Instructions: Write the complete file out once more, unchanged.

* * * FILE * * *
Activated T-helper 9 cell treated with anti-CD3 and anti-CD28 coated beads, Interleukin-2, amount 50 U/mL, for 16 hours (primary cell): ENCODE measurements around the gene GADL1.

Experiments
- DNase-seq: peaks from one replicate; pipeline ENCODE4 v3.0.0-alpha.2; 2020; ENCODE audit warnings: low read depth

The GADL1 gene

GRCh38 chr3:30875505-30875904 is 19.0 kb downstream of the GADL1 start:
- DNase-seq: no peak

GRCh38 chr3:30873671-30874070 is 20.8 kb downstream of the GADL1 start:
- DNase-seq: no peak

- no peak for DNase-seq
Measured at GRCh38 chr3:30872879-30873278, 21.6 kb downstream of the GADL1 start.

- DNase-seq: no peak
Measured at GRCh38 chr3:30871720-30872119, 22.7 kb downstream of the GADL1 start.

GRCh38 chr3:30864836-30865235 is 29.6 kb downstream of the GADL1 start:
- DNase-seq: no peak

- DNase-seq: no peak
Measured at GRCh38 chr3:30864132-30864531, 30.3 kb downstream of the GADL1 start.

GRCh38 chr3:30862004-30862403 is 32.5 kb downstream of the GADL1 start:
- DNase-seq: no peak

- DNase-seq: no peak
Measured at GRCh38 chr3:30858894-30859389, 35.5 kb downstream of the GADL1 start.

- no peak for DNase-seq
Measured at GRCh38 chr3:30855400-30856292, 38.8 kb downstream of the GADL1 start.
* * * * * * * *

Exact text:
Activated T-helper 9 cell treated with anti-CD3 and anti-CD28 coated beads, Interleukin-2, amount 50 U/mL, for 16 hours (primary cell): ENCODE measurements around the gene GADL1.

Experiments
- DNase-seq: peaks from one replicate; pipeline ENCODE4 v3.0.0-alpha.2; 2020; ENCODE audit warnings: low read depth

The GADL1 gene

GRCh38 chr3:30875505-30875904 is 19.0 kb downstream of the GADL1 start:
- DNase-seq: no peak

GRCh38 chr3:30873671-30874070 is 20.8 kb downstream of the GADL1 start:
- DNase-seq: no peak

- no peak for DNase-seq
Measured at GRCh38 chr3:30872879-30873278, 21.6 kb downstream of the GADL1 start.

- DNase-seq: no peak
Measured at GRCh38 chr3:30871720-30872119, 22.7 kb downstream of the GADL1 start.

GRCh38 chr3:30864836-30865235 is 29.6 kb downstream of the GADL1 start:
- DNase-seq: no peak

- DNase-seq: no peak
Measured at GRCh38 chr3:30864132-30864531, 30.3 kb downstream of the GADL1 start.

GRCh38 chr3:30862004-30862403 is 32.5 kb downstream of the GADL1 start:
- DNase-seq: no peak

- DNase-seq: no peak
Measured at GRCh38 chr3:30858894-30859389, 35.5 kb downstream of the GADL1 start.

- no peak for DNase-seq
Measured at GRCh38 chr3:30855400-30856292, 38.8 kb downstream of the GADL1 start.